A fun line from a fun dissenting opinion, in Hanson v. Triangle Publications, Inc., 163 F.2d 74 (8th Cir. 1947) (Woodrough, J., dissenting). I excerpt the majority, just for the facts and a very basic sense of the reasoning, and then quote the dissent in full:
The plaintiff, Triangle Publications, Inc., is the publisher of “Seventeen,” a magazine of fashions and other interests for girls of high school age. It began publication of the magazine in August 1944 and had the name “Seventeen” registered in the Patent Office as a trade-mark for “a monthly magazine devoted to the interests of girls.”
The defendants, Hanson and Schwartz, as partners, are manufacturers of dresses for “teen-age” girls, named and labeled “Seventeen for the Junior Teens.” They began to show styles and samples to the trade in November 1944 but did not make deliveries until May 1945….
Infringement and unfair competition are claimed from defendants’ use of the word “Seventeen” in their trade name and label of “Seventeen for the Junior Teens.” The word “Seventeen” is given prominence by defendants over the words “for the Junior Teens” in their insignia. Plaintiff charges that defendants are appropriating its registration and also the acquired secondary meaning of its trade-mark; that the magazine’s relation to the field of teen-age apparel is such that by defendants’ use of the word “Seventeen” the public will be led to believe that defendants’ dresses have been advertised in or otherwise endorsed or sponsored by the magazine; and that defendants are simply trying to get a free ride for their products on the trade-mark and good will of the magazine….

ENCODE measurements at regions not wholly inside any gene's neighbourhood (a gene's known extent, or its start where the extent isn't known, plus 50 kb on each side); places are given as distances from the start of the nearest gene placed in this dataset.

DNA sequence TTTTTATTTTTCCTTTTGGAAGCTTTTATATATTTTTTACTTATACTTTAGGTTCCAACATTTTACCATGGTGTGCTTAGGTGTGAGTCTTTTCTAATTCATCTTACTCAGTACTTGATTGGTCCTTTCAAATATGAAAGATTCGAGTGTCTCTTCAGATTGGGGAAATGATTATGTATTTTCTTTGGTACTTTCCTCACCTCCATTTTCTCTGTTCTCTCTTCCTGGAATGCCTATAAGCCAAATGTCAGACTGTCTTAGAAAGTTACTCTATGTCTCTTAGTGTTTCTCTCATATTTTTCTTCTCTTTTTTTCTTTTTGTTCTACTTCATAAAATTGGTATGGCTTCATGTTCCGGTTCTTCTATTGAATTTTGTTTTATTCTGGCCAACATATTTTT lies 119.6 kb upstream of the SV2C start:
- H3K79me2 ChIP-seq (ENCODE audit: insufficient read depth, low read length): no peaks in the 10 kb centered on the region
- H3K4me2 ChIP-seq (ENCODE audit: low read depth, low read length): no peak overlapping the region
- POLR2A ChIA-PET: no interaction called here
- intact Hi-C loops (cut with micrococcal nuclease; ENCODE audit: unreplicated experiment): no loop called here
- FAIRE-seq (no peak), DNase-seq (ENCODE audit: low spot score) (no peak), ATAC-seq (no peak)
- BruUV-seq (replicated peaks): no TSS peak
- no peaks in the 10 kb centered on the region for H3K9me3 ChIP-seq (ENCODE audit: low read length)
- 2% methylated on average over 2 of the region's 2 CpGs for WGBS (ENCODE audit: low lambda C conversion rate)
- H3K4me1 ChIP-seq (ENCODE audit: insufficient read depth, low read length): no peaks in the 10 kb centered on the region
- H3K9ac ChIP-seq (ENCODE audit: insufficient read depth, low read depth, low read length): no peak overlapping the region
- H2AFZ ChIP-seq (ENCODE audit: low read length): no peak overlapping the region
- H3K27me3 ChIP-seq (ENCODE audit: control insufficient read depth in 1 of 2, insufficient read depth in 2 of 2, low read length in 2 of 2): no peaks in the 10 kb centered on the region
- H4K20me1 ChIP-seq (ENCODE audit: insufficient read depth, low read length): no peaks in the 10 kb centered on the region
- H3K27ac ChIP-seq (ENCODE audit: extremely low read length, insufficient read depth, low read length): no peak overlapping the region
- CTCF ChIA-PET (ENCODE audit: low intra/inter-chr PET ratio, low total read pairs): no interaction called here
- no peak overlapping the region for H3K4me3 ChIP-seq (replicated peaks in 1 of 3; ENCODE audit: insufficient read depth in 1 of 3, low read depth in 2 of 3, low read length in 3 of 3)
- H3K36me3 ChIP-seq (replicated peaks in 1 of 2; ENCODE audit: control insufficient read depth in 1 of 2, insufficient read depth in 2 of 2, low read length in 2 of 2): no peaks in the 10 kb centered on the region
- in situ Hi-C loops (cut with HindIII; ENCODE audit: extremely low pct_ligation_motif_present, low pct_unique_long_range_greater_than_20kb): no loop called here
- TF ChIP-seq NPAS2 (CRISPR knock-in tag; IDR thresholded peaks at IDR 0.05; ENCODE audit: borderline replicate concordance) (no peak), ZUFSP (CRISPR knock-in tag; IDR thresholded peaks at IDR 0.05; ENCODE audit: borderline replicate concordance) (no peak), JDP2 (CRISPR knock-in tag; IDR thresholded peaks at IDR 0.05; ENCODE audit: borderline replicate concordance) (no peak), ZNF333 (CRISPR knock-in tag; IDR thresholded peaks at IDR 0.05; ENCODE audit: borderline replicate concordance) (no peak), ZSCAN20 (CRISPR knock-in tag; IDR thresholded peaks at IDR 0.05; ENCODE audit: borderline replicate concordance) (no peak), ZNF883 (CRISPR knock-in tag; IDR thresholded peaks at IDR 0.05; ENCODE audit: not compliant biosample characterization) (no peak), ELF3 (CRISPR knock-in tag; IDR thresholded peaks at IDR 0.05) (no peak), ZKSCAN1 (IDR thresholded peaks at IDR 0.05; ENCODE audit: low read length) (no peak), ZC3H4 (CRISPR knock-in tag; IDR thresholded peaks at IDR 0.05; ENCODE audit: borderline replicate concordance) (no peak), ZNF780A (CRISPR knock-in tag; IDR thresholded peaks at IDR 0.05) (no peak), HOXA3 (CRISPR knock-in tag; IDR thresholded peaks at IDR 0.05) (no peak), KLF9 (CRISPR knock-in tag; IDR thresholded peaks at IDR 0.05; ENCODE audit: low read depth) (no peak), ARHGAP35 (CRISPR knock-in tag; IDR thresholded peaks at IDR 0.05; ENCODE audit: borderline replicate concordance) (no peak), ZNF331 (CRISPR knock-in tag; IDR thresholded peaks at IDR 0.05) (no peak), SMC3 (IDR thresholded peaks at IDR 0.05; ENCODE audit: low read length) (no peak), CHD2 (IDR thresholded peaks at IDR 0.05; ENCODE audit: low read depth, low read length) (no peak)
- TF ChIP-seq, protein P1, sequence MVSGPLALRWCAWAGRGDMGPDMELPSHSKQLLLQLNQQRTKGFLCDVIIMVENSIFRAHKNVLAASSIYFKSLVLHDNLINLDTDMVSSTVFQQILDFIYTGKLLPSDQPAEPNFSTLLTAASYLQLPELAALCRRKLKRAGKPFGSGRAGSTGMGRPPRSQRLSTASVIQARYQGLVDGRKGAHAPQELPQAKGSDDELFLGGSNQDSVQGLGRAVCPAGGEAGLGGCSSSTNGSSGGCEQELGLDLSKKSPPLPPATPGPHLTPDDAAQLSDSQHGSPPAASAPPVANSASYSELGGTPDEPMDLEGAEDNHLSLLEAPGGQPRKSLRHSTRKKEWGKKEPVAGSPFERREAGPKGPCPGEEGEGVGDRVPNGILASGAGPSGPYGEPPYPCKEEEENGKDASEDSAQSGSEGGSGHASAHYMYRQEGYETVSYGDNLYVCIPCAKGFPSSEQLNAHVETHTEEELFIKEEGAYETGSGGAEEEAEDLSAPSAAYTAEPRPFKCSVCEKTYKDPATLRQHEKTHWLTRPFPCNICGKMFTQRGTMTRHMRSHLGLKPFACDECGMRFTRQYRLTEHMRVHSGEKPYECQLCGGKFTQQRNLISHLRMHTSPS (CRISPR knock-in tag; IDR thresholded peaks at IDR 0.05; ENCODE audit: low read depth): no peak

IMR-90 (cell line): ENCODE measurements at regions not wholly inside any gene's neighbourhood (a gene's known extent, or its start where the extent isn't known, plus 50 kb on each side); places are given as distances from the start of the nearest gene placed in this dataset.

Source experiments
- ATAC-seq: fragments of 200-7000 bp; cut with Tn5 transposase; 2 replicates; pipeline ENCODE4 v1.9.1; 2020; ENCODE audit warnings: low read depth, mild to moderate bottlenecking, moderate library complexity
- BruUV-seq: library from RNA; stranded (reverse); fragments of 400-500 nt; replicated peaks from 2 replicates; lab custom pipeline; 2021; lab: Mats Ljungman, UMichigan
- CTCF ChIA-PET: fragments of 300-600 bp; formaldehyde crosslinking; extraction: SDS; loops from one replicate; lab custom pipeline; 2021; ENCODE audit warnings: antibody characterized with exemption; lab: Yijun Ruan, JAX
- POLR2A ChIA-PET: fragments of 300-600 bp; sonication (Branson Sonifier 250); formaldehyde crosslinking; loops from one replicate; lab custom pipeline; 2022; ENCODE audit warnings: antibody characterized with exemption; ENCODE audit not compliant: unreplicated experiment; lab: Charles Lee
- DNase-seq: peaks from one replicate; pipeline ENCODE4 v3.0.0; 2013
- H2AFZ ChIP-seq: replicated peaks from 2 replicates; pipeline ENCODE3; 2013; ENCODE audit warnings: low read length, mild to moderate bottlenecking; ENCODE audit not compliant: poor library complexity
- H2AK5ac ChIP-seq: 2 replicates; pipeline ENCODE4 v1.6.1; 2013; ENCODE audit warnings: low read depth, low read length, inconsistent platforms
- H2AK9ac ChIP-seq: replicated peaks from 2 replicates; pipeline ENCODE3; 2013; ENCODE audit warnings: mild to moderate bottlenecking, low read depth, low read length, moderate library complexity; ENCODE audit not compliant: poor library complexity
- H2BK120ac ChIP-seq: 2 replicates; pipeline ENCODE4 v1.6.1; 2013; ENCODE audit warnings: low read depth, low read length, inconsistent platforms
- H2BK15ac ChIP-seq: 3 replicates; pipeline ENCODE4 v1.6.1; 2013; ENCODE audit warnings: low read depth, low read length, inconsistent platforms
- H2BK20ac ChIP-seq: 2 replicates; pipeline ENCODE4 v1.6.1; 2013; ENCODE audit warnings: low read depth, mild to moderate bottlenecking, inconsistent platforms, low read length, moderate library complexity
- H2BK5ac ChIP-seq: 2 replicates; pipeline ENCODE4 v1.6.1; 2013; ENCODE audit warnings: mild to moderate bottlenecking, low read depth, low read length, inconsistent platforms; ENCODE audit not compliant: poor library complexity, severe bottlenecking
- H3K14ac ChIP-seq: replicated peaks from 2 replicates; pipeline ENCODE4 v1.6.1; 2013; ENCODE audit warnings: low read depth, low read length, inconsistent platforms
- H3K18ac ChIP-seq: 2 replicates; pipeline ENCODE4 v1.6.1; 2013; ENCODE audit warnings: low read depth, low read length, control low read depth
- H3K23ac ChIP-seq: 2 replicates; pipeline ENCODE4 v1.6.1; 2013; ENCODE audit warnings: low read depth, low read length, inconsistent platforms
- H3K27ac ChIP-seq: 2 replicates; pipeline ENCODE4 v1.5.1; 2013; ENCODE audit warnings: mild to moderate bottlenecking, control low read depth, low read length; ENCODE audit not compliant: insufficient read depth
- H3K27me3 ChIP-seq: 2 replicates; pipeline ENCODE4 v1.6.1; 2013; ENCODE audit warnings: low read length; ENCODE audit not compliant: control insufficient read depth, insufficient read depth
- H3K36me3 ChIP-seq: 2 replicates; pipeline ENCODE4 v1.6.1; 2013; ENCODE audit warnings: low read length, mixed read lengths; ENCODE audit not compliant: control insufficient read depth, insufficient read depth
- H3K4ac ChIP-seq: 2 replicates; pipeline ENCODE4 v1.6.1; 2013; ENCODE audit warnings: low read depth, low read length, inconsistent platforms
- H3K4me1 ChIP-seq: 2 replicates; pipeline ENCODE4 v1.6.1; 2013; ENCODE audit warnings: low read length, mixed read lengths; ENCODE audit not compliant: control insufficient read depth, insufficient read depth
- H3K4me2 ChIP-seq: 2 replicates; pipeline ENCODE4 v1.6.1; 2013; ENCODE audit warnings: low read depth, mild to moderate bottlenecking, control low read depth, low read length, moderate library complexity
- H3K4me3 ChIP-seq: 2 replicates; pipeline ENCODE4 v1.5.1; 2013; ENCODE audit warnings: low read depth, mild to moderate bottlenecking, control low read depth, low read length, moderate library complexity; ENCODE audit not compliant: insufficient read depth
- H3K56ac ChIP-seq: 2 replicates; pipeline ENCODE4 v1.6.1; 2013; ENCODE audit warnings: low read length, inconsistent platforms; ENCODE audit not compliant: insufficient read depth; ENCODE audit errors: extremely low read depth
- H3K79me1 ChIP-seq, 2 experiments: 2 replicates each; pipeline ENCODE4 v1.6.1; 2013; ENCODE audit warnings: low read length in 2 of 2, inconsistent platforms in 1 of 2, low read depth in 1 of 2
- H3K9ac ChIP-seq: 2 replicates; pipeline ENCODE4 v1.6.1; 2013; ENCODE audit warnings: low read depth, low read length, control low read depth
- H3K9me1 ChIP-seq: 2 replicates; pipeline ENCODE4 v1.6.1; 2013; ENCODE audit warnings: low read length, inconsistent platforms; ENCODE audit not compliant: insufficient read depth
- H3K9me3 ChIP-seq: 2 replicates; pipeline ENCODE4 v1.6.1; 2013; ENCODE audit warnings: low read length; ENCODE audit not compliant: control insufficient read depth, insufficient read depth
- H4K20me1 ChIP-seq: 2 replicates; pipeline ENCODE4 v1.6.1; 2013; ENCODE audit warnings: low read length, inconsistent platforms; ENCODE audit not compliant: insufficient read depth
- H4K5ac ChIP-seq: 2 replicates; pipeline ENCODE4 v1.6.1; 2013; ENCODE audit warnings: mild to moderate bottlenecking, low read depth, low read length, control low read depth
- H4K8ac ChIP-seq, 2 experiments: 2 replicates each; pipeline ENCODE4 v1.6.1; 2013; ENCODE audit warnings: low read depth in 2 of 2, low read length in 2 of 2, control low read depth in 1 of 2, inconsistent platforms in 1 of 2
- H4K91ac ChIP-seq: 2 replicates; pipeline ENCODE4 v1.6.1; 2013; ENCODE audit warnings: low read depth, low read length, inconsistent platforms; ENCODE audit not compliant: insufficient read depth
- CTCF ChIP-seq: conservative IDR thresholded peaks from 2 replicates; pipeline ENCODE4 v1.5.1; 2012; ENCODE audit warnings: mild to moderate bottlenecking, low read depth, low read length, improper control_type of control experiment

The injunction entered prohibited defendants from using in any manner whatsoever the word “Seventeen,” or the numeral “17,” or any name including the word “Seventeen,” in the manufacture, sale, distribution or advertising of dresses or other wearing apparel for girls….
[A]s a name for a magazine catering to girls from 13 to 18 years of age, we agree with the trial court that “Seventeen” is a fanciful or suggestive term rather than a commercially descriptive one…. It must be conceded that magazines and dresses would not normally be regarded as merchandise of substantially the same descriptive properties. There is, however, the factor to be considered that plaintiff has made its magazine serve also as a commercial blesser and oblique brander of merchandise for identifying the products of its advertisers in the market….
The [injunction] is affirmed.
Woodrough, Circuit Judge (dissenting).
I think the courts should refuse their sanction to the attempt of the publishers of the magazine “Seventeen” to obtain monopoly rights in the word “seventeen” in the field of labels on merchandise for girls. The record makes plain that through the originality and usage of persons other than these publishers, it has come about in the extension of our linguistic implementation that a concept of the world of young women’s interests may be conveyed semantically to up-to-date moderns by merely using the number seventeen. They use the number nowadays to describe all that might formerly have been covered by “sweet sixteen.” The publishers made that use of it as a name descriptive of their magazine “devoted to the interests of girls.”
The thing described being the young women and their interests, is, of course, the most enduring topic on the human tongue. Biologically mankind must be, always has been, and will be concerned about the interests of girls. These publishers did not create any special relation of the human race to the interests of girls or any part of the good will of the race towards girls’ interests. That was infinite before their time. They have neither originated nor produced any material thing. They publish.